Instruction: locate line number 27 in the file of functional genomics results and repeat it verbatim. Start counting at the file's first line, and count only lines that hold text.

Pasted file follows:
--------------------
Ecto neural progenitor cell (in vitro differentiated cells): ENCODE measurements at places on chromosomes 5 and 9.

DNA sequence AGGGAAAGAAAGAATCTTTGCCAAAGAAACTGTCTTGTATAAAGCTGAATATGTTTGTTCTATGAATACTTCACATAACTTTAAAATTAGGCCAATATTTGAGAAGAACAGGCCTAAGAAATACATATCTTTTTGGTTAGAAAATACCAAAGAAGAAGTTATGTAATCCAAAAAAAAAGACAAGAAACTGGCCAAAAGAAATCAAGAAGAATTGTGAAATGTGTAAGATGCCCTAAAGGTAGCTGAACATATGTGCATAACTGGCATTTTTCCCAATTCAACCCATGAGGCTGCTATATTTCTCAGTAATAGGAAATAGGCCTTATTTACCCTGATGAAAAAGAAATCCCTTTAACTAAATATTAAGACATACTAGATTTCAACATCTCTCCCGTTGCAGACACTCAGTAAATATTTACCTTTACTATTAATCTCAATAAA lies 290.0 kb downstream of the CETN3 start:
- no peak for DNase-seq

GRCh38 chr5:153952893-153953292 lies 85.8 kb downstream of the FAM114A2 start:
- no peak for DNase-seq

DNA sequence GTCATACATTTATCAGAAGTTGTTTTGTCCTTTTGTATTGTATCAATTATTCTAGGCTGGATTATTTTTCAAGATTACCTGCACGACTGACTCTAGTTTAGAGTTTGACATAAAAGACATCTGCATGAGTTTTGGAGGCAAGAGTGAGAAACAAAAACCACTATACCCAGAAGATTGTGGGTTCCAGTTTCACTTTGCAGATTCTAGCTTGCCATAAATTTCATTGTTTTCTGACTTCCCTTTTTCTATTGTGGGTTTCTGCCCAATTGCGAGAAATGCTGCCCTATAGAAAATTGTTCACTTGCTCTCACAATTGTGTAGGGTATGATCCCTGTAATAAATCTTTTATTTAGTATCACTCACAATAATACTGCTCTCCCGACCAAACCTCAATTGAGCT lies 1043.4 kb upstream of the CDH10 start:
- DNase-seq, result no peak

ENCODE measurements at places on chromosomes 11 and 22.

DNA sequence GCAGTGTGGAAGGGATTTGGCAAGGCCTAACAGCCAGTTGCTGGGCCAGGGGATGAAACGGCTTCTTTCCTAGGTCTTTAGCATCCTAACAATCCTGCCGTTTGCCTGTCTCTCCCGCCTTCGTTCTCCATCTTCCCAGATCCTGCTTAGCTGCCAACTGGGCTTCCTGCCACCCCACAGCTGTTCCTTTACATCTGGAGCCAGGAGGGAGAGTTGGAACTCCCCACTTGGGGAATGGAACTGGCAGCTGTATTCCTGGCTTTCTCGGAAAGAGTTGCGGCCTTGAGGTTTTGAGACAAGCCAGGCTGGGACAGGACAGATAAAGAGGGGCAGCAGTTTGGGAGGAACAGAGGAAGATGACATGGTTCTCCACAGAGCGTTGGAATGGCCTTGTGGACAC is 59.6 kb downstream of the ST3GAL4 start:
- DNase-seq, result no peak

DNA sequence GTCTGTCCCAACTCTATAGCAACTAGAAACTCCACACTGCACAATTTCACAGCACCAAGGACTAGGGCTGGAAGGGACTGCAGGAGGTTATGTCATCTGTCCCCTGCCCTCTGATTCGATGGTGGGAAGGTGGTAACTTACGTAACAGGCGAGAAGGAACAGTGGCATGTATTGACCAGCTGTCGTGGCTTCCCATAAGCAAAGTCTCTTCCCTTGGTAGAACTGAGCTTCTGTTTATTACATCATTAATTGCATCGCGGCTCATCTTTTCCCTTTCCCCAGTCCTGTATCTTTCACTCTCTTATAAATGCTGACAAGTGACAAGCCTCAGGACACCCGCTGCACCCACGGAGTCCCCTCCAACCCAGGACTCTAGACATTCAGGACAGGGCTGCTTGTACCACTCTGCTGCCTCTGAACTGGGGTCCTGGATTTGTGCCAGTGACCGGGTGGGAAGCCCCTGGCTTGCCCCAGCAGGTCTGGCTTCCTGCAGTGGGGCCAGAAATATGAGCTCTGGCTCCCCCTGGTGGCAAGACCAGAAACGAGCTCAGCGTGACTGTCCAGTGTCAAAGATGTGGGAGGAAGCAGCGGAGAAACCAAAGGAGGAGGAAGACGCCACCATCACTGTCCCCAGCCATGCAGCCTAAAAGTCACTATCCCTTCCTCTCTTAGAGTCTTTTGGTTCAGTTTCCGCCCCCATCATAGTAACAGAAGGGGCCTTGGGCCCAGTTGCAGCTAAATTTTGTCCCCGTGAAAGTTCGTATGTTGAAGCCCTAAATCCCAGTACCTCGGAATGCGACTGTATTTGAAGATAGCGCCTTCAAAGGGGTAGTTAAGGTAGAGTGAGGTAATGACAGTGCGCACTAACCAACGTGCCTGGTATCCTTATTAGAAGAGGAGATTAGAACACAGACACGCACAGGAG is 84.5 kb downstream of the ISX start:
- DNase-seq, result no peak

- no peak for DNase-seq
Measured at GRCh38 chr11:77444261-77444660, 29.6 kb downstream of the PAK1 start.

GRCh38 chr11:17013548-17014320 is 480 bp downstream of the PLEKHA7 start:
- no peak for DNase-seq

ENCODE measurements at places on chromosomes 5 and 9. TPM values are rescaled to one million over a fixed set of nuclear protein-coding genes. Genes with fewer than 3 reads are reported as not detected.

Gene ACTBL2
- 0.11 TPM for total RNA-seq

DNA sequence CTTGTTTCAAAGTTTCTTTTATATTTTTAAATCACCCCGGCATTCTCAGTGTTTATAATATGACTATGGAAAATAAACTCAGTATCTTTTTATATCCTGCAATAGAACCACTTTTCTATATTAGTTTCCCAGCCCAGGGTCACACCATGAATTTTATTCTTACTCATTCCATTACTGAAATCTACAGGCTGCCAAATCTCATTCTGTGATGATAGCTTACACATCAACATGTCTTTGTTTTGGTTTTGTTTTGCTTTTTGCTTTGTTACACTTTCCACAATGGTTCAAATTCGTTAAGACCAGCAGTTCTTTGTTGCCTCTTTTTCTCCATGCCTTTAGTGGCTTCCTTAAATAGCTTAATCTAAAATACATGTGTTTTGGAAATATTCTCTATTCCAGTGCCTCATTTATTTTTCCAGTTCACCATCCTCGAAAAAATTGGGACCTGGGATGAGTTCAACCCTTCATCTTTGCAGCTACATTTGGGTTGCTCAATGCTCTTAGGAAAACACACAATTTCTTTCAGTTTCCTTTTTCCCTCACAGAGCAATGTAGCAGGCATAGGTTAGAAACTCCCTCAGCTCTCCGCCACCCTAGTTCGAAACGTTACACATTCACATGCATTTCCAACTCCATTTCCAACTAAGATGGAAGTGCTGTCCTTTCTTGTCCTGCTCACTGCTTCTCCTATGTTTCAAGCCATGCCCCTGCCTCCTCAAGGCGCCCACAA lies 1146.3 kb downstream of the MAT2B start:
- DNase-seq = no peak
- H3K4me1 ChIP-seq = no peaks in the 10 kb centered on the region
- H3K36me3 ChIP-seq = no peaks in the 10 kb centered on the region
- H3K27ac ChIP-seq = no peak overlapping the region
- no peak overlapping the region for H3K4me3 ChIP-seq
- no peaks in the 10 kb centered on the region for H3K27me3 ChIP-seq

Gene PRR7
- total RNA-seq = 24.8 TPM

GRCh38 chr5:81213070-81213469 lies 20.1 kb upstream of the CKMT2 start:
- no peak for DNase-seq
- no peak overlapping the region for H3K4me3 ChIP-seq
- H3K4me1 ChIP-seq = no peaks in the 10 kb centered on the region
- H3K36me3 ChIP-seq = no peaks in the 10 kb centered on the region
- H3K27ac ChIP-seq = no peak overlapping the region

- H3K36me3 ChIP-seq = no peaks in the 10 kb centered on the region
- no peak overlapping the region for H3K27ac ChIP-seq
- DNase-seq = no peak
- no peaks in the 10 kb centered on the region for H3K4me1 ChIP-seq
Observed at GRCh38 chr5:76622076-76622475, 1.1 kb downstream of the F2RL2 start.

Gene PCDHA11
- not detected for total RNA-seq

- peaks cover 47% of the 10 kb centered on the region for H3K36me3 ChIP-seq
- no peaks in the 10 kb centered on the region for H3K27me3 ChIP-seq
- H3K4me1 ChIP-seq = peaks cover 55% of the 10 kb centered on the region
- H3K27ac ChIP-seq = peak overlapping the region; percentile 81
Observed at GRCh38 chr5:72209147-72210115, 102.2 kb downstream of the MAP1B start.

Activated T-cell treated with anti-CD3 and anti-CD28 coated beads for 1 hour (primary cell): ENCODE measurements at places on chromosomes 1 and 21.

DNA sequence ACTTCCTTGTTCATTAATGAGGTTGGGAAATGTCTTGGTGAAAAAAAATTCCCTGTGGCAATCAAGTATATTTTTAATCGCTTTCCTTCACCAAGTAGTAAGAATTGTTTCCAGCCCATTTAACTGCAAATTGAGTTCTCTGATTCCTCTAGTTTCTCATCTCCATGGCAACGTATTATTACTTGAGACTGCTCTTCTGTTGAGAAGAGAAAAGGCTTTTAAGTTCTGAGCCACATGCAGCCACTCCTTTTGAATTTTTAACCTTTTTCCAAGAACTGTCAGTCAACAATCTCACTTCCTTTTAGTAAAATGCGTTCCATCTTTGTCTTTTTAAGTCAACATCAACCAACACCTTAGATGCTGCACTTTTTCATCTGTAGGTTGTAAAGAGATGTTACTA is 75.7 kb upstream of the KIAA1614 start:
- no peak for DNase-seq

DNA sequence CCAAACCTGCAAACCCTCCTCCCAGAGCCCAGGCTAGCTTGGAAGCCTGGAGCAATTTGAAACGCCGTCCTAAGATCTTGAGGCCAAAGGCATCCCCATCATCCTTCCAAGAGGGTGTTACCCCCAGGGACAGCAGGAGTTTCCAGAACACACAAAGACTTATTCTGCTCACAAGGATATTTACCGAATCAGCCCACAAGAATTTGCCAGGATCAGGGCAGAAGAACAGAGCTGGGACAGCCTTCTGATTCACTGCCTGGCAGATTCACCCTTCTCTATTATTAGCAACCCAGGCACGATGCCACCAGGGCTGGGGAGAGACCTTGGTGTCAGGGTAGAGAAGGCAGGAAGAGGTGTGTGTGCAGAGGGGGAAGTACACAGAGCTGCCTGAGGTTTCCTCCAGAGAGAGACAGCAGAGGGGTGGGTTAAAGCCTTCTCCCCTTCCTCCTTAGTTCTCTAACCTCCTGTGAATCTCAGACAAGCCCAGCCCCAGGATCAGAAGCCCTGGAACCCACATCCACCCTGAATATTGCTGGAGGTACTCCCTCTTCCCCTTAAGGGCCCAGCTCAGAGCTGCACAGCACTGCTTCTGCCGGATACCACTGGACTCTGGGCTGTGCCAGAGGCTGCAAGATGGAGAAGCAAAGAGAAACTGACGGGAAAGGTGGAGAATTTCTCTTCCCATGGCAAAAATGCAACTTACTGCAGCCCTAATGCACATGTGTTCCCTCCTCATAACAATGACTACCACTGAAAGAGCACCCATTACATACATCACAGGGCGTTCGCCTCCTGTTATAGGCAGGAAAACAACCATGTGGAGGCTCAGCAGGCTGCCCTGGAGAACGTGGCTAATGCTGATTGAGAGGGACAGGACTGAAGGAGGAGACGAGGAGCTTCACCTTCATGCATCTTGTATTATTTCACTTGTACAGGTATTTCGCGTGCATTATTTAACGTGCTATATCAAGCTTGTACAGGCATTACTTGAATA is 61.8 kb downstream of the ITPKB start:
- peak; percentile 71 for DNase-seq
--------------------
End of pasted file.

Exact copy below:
Gene PRR7